To read the full version of this content please select one of the options below:

Mount Merapi eruption: Simulating dynamic evacuation and volunteer coordination using agent-based modeling approach

Bertha Maya Sopha (Department of Mechanical and Industrial Engineering, Universitas Gadjah Mada, Yogyakarta, Indonesia)
Risqika Edni Doni Achsan (Department of Mechanical and Industrial Engineering, Universitas Gadjah Mada, Yogyakarta, Indonesia)
Anna Maria Sri Asih (Department of Mechanical and Industrial Engineering, Universitas Gadjah Mada, Yogyakarta, Indonesia)

Journal of Humanitarian Logistics and Supply Chain Management

ISSN: 2042-6747

Article publication date: 1 October 2019

Issue publication date: 18 October 2019

287

Abstract

Purpose

Uneven distribution and mistarget beneficiaries are among problems encountered during post-disaster relief operations in 2010 Mount Merapi eruption. The purpose of this paper is to develop an empirically founded agent-based simulation model addressing the evacuation dynamics and to explore coordination mechanism and other promising strategies during last-mile relief delivery.

Design/methodology/approach

An agent-based model which was specified and parameterized by empirical research (interviews and survey) was developed to understand the mechanism of individual decision making underlying the evacuation dynamics. A set of model testing was conducted to evaluate confidence level of the model in representing the evacuation dynamics during post-disaster of 2010 Mount Merapi eruption. Three scenarios of last-mile relief delivery at both strategic and operational levels were examined to evaluate quantitatively the effectiveness of the coordination mechanism and to explore other promising strategies.

Findings

Results indicate that the empirically founded agent-based modeling was able to reproduce the general pattern of observable Internal Displaced Persons based on government records, both at micro and macro levels, with a statistically non-significant difference. Low hazard perception and leader-following behavior which refuses to evacuate are the two factors responsible for late evacuation. Unsurprisingly, coordination through information sharing results in better performance than without coordination. To deal with both uneven distribution and long-term demand fulfillment, coordination among volunteers during aid distribution (at downstream operation) is not sufficient. The downstream coordination should also be accompanied with coordination between aid centers at the upstream operation. Furthermore, the coordination which is combined with other operational strategies, such as clustering strategy, using small-sized trucks and pre-positioning strategy, seems to be promising. It appears that the combined strategy of coordination and clustering strategy performs best among other combined strategies.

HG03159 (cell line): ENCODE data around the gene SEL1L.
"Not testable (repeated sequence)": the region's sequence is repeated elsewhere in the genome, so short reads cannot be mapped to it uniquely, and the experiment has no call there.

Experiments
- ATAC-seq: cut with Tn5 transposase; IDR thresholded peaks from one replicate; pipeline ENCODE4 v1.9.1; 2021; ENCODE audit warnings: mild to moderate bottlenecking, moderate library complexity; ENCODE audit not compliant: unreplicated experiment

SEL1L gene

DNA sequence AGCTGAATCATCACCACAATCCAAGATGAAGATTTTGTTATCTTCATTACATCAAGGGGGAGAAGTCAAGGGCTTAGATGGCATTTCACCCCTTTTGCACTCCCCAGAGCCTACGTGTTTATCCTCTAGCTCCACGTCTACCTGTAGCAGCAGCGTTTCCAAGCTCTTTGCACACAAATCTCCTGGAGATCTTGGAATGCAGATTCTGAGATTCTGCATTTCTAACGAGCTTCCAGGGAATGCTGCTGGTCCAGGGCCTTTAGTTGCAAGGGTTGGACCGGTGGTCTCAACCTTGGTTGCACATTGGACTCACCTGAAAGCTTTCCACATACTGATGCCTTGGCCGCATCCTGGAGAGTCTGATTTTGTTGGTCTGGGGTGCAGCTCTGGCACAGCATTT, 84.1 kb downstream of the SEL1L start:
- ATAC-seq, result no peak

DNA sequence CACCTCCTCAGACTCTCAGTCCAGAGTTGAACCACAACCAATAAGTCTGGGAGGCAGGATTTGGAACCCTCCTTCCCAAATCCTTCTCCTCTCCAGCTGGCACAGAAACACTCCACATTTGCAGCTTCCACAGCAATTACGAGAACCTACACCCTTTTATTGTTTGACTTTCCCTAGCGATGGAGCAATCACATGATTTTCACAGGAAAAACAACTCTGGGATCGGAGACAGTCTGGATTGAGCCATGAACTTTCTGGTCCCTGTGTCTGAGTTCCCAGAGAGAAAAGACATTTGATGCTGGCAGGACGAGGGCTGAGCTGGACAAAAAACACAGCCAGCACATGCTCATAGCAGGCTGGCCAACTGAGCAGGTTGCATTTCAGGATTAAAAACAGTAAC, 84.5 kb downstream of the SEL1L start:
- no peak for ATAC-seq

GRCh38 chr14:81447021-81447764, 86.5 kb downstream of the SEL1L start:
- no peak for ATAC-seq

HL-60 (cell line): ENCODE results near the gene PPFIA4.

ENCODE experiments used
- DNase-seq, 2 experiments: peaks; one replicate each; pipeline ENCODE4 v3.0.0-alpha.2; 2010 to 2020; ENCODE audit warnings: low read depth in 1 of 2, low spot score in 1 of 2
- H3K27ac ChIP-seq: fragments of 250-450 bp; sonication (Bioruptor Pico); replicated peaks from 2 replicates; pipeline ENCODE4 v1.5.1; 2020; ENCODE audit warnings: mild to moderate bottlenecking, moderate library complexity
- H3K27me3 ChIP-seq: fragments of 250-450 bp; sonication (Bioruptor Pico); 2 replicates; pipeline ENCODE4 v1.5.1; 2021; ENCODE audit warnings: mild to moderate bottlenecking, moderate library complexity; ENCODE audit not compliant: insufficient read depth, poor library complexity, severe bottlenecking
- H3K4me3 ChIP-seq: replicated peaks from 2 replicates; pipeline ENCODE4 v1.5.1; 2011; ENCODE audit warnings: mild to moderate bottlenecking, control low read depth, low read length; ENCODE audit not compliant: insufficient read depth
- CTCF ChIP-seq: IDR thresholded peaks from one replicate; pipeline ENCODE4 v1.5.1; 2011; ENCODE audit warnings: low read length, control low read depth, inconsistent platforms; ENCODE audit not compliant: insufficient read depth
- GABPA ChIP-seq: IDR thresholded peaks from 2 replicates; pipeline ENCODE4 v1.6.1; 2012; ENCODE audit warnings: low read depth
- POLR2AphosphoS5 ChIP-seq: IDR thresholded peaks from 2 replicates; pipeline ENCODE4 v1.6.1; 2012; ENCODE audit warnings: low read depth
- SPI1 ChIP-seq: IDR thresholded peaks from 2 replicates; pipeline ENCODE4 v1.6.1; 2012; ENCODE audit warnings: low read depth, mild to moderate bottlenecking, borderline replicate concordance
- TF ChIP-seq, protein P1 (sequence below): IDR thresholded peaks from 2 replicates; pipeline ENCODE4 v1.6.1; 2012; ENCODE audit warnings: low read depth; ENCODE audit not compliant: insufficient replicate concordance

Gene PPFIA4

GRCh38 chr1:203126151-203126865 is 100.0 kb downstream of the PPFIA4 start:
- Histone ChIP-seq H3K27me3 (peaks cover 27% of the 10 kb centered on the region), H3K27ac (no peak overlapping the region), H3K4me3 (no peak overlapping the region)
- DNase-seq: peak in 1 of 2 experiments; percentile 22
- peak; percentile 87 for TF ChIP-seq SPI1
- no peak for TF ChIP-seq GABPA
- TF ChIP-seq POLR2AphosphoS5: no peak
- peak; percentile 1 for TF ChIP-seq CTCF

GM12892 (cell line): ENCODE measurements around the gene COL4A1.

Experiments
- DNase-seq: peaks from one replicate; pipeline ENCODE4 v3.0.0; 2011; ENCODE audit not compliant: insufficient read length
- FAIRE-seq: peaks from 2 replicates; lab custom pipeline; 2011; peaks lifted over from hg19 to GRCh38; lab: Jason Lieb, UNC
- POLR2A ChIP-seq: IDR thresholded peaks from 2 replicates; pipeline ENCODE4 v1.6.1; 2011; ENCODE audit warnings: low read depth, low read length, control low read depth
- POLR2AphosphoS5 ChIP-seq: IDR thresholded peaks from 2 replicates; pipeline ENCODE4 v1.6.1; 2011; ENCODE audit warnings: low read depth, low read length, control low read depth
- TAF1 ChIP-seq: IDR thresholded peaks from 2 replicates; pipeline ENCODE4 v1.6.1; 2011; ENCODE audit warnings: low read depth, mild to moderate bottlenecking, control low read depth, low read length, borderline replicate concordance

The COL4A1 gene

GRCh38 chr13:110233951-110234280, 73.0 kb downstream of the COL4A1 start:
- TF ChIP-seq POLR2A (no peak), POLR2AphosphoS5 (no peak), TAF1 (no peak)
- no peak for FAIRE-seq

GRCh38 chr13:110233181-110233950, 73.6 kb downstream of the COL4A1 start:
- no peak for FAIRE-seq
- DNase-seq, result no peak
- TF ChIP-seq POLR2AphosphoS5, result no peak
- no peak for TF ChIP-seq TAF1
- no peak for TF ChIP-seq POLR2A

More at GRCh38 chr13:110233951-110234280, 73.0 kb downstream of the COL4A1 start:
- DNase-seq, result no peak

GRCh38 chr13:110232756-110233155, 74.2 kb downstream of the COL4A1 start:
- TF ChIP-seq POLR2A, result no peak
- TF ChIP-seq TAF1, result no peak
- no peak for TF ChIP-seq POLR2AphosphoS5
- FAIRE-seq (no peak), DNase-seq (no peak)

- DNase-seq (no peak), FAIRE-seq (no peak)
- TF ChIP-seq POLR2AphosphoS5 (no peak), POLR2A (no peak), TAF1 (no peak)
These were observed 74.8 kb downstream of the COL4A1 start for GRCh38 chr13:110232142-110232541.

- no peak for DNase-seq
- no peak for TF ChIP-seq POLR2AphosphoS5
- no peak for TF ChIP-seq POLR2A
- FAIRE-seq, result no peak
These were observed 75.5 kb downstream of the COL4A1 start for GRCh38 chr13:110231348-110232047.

Practical implications

The significant role of early evacuation and self-evacuation behavior toward efficient evacuation indicates that human factor (i.e. hazard perception and cultural factor) should be considered in designing evacuation plan. Early warning system through both technology and community empowerment is necessary to support early evacuation. The early warning system should also be accompanied with at least 69 percent of the population performing self-evacuation behavior for the effective evacuation. As information sharing through coordination is necessary to avoid redundant efforts, uneven distribution and eventually to reduce unmet demand, the government can act as a coordinating actor to authorize the operation and mobilize the resources. The combination of coordination and another strategy reducing lead time such as clustering analysis, thus increasing responsiveness, is seemly strategy for efficient and effective last-mile relief distribution.

Originality/value

Literature on coordination is dominated by qualitative approach, which is difficult to evaluate its effectiveness quantitatively. Providing realistic setting of the evacuation dynamics in the course of the 2010 Mount Merapi eruption, the empirically founded agent-based model can be used to understand the factors influencing the evacuation dynamics and subsequently to quantitatively examine coordination mechanisms and other potential strategies toward efficient and effective last-mile relief distribution.

Keywords

Citation

Sopha, B.M., Achsan, R.E.D. and Asih, A.M.S. (2019), "Mount Merapi eruption: Simulating dynamic evacuation and volunteer coordination using agent-based modeling approach", Journal of Humanitarian Logistics and Supply Chain Management, Vol. 9 No. 2, pp. 292-322. https://doi.org/10.1108/JHLSCM-05-2018-0035

Publisher

:

Emerald Publishing Limited

Copyright © 2019, Emerald Publishing Limited

Related articles